As Sen. Marco Rubio gets ready to introduce new paid family leave legislation, Ivanka Trump — who has fashioned herself into a champion of the cause — says her ideal plan is more ambitious than what Republicans have proposed.
In a nutshell, the Republicans have put forth a rather limited plan when it comes to addressing the fact that the U.S. is the only industrialized country not to provide a federal paid leave policy. Sen. Rubio and other Republicans back a proposal, released by the conservative Independent Women’s Forum (IWF) earlier this year, that allows for 12 weeks paid leave, amounting to about 45% of the average worker’s wages. It stops at new parents, including adoptive ones, and would be paid for by dipping into your Social Security benefits, two heavily criticized features.
The Democrats think this plan doesn’t go far enough and are dubious about its funding source — and Ivanka Trump, first daughter and adviser to the president, seems to agree with them on at least one of those points, although she ultimately stands behind a more pared-down plan.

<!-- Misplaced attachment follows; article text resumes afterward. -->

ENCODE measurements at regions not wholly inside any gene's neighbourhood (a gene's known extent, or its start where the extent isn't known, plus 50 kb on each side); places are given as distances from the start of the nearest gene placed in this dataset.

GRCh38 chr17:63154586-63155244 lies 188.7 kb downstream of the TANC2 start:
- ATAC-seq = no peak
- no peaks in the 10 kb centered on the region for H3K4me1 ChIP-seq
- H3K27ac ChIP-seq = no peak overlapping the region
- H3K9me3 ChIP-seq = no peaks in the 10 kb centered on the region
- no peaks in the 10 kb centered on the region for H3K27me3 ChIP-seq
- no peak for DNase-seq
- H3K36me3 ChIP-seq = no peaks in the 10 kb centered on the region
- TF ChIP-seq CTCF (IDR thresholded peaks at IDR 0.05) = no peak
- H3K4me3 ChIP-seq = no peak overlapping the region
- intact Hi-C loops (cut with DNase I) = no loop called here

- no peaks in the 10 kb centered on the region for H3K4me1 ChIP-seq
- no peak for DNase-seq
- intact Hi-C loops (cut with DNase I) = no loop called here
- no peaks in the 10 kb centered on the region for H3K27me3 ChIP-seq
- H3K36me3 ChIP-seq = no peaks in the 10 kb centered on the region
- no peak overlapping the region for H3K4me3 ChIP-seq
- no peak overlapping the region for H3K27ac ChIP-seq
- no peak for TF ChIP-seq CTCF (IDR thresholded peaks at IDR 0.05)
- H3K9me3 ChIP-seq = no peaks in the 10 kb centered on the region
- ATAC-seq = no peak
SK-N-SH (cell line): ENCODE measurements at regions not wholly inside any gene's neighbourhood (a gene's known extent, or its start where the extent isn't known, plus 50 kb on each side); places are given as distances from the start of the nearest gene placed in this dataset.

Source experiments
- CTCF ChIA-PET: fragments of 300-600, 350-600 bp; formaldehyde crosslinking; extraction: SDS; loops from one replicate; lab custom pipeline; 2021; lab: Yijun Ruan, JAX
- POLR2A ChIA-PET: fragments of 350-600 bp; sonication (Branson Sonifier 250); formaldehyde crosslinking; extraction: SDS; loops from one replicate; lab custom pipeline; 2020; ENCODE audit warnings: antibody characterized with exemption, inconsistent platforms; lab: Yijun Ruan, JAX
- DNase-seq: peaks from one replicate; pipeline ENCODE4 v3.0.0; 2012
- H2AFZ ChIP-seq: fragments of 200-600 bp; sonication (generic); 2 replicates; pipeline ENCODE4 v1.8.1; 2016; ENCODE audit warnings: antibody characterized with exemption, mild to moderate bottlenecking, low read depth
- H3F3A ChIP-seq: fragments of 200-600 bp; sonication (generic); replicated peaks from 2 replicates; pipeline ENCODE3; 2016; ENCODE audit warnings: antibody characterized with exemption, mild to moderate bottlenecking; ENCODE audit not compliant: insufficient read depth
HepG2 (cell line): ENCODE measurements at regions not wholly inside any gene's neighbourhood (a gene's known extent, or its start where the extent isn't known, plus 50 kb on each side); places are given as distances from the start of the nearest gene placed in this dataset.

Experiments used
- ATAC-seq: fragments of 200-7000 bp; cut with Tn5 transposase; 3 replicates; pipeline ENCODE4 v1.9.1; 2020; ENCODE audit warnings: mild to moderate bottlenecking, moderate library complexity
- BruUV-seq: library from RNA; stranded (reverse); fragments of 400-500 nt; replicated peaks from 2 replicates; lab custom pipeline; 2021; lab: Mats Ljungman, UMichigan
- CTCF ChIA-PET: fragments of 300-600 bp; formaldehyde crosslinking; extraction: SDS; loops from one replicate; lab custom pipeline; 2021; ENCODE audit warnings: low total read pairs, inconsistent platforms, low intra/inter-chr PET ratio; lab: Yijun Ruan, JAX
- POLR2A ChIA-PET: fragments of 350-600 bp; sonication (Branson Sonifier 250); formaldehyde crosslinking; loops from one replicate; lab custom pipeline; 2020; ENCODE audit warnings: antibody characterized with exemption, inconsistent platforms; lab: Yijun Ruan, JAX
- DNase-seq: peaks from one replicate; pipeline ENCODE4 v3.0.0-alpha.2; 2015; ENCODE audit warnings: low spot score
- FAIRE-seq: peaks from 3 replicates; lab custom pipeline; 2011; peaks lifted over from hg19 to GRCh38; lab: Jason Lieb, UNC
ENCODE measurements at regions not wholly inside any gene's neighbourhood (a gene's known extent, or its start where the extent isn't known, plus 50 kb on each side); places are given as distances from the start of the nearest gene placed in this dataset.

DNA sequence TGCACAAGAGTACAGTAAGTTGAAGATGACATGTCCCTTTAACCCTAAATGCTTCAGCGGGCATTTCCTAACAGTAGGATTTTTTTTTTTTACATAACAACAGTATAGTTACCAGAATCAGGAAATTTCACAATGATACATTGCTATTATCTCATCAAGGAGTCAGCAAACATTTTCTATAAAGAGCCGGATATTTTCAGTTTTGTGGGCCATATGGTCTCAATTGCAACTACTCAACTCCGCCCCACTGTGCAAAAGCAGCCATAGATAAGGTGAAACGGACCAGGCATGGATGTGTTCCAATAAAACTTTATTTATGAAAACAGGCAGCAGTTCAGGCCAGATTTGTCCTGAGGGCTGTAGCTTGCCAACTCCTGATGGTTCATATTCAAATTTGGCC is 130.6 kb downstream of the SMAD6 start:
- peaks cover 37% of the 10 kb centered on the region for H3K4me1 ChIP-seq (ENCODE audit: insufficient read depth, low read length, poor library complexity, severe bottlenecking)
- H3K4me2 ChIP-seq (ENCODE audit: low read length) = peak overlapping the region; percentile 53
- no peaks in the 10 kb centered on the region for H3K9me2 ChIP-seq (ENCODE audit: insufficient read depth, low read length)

“My preference is to go beyond parental leave,” Ivanka told Refinery29 as she glided through the hallway of the Dirksen Senate Office Building after Wednesday’s hearing on paid family leave, held in front of a subcommittee of the Senate Committee on Finance. “But…right now we are at zero weeks of paid leave. We don’t have parental, we don’t have caregiving. So we have to move off that mark — it’s been 25 years since FMLA was passed.”
My preference is to go beyond parental leave. But…right now we are at zero weeks of paid leave. We don’t have parental, we don’t have caregiving.
FMLA (the Family Medical Leave Act), passed in 1993, allows workers 12 weeks of leave to take care of a child or sick relative, although only about 60% of all employees are eligible for it since it only applies to companies with over 50 people and carries other restrictions. It’s also unpaid, which is the piece of the puzzle that puts us far behind other industrialized countries when it comes to paid leave. This often leaves workers having to make the tough decision between a job and their family, unable to spend time with a sick child or a dying parent because they need to take care of the bottom line.
Both Democrats and Republicans seem confident that …read more